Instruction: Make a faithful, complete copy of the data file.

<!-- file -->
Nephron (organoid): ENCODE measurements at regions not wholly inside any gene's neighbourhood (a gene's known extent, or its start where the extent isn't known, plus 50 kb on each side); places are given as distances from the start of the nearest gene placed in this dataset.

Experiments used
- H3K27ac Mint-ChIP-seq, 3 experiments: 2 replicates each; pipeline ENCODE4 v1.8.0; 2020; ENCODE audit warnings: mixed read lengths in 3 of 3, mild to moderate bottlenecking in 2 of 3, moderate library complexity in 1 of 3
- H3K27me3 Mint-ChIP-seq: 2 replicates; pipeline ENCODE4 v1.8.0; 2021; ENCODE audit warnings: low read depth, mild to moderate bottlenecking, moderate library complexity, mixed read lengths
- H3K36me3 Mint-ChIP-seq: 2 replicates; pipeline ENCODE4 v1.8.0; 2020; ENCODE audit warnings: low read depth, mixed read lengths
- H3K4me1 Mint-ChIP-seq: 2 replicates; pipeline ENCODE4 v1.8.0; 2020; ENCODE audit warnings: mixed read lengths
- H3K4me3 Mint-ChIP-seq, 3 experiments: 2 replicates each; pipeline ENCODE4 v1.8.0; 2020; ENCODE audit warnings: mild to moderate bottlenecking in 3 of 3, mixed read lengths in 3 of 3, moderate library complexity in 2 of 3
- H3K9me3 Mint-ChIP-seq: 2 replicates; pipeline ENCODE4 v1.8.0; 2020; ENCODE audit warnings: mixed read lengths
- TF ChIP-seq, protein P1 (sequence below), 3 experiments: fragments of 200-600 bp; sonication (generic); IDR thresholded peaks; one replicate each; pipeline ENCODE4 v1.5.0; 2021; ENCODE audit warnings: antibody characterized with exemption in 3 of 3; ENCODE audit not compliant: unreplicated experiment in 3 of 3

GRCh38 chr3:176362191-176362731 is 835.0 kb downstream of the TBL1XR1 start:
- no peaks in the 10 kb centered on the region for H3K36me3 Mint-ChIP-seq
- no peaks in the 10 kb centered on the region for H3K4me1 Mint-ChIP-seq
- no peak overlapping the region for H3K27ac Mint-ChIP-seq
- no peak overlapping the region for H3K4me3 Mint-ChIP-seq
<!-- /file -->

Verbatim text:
Nephron (organoid): ENCODE measurements at regions not wholly inside any gene's neighbourhood (a gene's known extent, or its start where the extent isn't known, plus 50 kb on each side); places are given as distances from the start of the nearest gene placed in this dataset.

Experiments used
- H3K27ac Mint-ChIP-seq, 3 experiments: 2 replicates each; pipeline ENCODE4 v1.8.0; 2020; ENCODE audit warnings: mixed read lengths in 3 of 3, mild to moderate bottlenecking in 2 of 3, moderate library complexity in 1 of 3
- H3K27me3 Mint-ChIP-seq: 2 replicates; pipeline ENCODE4 v1.8.0; 2021; ENCODE audit warnings: low read depth, mild to moderate bottlenecking, moderate library complexity, mixed read lengths
- H3K36me3 Mint-ChIP-seq: 2 replicates; pipeline ENCODE4 v1.8.0; 2020; ENCODE audit warnings: low read depth, mixed read lengths
- H3K4me1 Mint-ChIP-seq: 2 replicates; pipeline ENCODE4 v1.8.0; 2020; ENCODE audit warnings: mixed read lengths
- H3K4me3 Mint-ChIP-seq, 3 experiments: 2 replicates each; pipeline ENCODE4 v1.8.0; 2020; ENCODE audit warnings: mild to moderate bottlenecking in 3 of 3, mixed read lengths in 3 of 3, moderate library complexity in 2 of 3
- H3K9me3 Mint-ChIP-seq: 2 replicates; pipeline ENCODE4 v1.8.0; 2020; ENCODE audit warnings: mixed read lengths
- TF ChIP-seq, protein P1 (sequence below), 3 experiments: fragments of 200-600 bp; sonication (generic); IDR thresholded peaks; one replicate each; pipeline ENCODE4 v1.5.0; 2021; ENCODE audit warnings: antibody characterized with exemption in 3 of 3; ENCODE audit not compliant: unreplicated experiment in 3 of 3

GRCh38 chr3:176362191-176362731 is 835.0 kb downstream of the TBL1XR1 start:
- no peaks in the 10 kb centered on the region for H3K36me3 Mint-ChIP-seq
- no peaks in the 10 kb centered on the region for H3K4me1 Mint-ChIP-seq
- no peak overlapping the region for H3K27ac Mint-ChIP-seq
- no peak overlapping the region for H3K4me3 Mint-ChIP-seq